Walking around areas like Mott Haven and Hunts Point, you might find intricate and impressive murals under bridges, down alleyways and on buildings.
The street art, often created with large letters and bright colors in a style known as “tagging,” has been a significant part of the culture in the Bronx for years, beginning with the graffiti wave that hit New York City in the 1970s. Artists would use buildings and subway cars to make political statements, express emotions or beautify a decaying area.
As the art became more popular, many started to criticize it as an act of vandalism, and the city outlawed subway graffiti in 1989. But artists continued to use the streets as their canvas, and eventually art collectors and curators came to recognize the work for its value.
With this, organizations have popped up in the Bronx to help cultivate artists in the medium, give opportunities and showcase the importance of street art for the community.
One of those organizations is the art gallery WallWorks New York in Port Morris, which showcases the work of both emerging and established artists, while mixing downtown and uptown art styles. The gallery often features local artists, but it works with international and other non-local artists as well.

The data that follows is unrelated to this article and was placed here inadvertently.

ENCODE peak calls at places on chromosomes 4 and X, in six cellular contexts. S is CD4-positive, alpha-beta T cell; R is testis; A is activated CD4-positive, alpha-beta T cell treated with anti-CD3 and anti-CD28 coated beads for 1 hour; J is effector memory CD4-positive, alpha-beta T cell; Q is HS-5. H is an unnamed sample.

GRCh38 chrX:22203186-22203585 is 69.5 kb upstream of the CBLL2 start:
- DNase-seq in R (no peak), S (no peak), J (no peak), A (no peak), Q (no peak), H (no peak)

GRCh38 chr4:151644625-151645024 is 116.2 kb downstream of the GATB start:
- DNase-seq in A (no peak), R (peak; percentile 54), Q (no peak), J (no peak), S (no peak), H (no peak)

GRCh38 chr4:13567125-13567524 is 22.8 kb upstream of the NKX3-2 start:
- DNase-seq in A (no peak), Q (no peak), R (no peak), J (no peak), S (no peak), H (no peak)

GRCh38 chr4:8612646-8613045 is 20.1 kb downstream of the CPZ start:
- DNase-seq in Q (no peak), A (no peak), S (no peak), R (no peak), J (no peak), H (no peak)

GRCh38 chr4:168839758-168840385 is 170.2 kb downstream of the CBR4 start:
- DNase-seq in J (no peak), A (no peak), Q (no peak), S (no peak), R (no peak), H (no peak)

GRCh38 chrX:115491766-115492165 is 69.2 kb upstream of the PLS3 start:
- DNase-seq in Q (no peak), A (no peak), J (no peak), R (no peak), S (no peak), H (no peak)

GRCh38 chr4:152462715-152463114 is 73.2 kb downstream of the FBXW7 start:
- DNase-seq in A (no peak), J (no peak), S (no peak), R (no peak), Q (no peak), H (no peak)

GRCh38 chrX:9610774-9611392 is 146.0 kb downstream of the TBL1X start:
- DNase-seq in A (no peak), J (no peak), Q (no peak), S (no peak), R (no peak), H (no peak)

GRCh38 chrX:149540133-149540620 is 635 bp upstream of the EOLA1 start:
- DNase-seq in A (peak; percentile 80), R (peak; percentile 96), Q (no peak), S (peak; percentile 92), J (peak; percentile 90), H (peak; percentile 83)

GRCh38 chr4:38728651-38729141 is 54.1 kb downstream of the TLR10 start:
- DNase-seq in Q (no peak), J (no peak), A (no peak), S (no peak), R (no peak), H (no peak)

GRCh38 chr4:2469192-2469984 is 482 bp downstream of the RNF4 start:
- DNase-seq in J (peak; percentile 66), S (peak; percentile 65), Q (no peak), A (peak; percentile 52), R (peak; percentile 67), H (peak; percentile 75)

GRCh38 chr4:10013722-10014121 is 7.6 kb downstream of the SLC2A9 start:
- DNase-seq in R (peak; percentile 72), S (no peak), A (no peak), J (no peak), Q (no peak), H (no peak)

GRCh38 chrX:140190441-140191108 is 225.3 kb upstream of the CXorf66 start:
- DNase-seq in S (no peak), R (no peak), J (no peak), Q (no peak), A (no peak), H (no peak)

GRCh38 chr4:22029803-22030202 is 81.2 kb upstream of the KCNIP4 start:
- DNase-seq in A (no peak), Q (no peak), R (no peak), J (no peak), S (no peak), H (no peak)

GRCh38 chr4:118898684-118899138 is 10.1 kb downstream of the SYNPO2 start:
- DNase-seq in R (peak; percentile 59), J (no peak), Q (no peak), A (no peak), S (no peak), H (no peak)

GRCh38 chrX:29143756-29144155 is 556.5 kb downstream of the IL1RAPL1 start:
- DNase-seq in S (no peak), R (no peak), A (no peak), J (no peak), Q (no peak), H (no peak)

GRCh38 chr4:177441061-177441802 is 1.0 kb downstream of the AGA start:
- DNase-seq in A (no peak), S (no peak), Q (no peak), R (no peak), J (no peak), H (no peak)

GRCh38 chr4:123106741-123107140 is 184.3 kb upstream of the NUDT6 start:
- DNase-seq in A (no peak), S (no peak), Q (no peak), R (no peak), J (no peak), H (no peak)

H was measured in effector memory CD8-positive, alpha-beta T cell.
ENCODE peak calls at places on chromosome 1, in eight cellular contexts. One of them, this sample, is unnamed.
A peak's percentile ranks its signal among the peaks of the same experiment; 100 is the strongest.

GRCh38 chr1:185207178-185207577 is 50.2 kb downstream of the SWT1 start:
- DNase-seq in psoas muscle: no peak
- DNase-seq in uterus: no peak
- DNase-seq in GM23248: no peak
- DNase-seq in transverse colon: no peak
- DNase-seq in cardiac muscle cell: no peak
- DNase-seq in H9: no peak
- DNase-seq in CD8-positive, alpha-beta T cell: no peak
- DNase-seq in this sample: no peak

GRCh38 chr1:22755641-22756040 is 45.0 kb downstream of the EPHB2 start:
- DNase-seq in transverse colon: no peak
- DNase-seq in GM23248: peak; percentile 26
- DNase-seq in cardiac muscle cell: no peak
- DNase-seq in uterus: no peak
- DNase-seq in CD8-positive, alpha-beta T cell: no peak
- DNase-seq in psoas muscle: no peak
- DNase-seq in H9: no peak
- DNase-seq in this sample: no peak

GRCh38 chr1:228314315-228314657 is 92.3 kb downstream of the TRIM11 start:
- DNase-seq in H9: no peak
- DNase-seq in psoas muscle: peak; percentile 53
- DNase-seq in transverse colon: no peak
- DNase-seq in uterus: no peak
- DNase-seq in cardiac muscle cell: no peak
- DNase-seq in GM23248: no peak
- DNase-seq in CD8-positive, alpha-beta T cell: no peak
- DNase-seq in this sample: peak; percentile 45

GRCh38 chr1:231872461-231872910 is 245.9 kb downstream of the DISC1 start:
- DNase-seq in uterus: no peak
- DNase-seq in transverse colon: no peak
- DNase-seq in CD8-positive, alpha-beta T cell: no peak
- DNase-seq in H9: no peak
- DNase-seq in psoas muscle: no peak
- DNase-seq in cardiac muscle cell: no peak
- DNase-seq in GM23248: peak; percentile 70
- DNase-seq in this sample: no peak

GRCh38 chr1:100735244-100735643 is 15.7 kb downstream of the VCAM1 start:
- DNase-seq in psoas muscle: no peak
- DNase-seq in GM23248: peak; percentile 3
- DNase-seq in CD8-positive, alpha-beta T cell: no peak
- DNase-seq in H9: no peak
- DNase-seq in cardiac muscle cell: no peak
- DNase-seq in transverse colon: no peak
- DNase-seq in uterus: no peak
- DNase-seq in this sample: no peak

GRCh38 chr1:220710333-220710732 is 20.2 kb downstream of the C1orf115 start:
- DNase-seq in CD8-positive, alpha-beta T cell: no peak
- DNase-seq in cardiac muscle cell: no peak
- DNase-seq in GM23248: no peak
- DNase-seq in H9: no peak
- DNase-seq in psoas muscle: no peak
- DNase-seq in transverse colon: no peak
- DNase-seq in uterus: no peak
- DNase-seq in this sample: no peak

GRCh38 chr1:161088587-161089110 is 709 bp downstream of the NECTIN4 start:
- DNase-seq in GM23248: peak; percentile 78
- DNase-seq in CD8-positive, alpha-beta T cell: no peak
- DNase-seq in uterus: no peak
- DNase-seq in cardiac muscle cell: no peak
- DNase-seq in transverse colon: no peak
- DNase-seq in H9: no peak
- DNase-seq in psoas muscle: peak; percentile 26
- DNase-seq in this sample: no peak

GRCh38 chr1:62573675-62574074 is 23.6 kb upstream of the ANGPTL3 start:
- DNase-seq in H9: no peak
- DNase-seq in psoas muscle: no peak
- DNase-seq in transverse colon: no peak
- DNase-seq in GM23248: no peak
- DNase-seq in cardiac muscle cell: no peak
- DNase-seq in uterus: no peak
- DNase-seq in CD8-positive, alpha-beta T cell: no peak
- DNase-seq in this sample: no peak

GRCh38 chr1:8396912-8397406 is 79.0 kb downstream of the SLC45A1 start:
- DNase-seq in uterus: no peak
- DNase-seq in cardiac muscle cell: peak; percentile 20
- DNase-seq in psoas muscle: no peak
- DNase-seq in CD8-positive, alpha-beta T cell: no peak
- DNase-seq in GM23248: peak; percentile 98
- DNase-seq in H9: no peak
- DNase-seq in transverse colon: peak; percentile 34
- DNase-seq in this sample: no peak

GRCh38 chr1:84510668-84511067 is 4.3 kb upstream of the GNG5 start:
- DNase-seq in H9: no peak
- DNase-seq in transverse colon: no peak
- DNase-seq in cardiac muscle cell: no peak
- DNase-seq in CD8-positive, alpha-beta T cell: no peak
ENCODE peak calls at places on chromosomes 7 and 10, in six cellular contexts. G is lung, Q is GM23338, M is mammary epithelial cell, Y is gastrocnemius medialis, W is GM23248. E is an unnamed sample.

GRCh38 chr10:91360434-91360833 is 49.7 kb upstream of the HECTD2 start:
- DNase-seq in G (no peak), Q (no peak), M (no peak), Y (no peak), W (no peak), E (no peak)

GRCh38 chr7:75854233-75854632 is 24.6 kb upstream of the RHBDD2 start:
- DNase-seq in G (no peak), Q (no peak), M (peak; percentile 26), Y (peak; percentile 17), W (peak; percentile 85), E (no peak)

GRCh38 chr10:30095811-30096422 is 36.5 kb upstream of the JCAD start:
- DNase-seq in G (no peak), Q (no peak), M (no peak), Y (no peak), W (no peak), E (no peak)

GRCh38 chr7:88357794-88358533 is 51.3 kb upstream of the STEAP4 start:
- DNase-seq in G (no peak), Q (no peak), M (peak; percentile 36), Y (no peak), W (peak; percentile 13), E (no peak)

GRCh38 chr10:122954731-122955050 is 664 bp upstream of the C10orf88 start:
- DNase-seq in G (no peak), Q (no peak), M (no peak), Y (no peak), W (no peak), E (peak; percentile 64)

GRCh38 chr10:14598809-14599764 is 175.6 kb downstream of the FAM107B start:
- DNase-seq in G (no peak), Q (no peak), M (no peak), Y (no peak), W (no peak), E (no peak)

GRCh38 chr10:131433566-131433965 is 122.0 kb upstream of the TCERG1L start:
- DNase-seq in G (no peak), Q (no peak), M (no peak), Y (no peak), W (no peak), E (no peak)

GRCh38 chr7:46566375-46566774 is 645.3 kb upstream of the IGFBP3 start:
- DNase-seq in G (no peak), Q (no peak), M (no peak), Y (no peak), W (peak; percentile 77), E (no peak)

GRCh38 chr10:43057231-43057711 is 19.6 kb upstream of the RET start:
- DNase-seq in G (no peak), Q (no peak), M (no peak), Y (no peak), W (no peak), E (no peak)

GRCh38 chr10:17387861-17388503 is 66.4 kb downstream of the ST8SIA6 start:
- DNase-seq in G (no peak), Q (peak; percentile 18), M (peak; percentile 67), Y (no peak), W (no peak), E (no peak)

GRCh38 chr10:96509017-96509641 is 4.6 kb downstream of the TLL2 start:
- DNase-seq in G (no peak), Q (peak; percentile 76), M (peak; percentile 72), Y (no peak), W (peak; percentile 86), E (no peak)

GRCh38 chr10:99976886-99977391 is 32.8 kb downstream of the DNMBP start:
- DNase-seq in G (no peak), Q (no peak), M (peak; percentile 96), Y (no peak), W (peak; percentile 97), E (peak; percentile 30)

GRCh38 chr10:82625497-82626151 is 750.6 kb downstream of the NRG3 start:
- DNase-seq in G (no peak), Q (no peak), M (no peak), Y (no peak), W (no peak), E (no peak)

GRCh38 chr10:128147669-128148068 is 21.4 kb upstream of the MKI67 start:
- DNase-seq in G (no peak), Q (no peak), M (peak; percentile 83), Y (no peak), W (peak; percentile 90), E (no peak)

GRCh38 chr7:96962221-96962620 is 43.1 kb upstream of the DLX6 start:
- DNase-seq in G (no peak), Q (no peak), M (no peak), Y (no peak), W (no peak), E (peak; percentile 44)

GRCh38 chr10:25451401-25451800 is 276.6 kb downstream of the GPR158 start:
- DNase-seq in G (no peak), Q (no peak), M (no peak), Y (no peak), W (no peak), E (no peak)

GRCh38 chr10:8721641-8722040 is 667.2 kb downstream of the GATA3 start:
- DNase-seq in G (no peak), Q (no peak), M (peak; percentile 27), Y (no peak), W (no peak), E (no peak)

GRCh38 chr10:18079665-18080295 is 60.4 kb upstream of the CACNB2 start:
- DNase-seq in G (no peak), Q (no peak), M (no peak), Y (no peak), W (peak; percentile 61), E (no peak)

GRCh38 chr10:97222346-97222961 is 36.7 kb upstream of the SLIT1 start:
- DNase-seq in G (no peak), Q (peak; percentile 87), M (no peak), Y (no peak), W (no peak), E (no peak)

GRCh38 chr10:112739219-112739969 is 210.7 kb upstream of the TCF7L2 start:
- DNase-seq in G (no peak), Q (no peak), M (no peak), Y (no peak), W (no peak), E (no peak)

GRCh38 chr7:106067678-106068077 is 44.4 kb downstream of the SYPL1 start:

The gallery was founded by the famed graffiti artist John Matos, also known as “Crash.” His daughter Anna is the gallery director.
“I think street art and graffiti are generally some of the first forms of art kids see and interact or connect with,” Anna Matos said. “It’s a way to be seen and heard to a generation that is often overlooked — urban youth.”
As street art has become more mainstream, artists in the Bronx are often commissioned to create murals for the city or for businesses, opening the door for a new style of street art that does not resemble classic graffiti.
“I think the very nature of how it’s produced makes it different from other forms of art. There is a level of intention with mediums like wheatpasting or stencils, but there is also still an element of the unknown in terms of the surface or timelines,” Matos said.
“Street art, to me, always seeks to be like a treasure hunt; sometimes the best pieces are hidden just out of sight, but when you find them, are like a gut punch on their message,” she said.
Wallworks opened a new exhibition on Dec. 18 called “Crossing Mediums” that will be showcasing the work of five artists who work in different mediums, including photography and street art.
The exhibition runs through Jan. 22.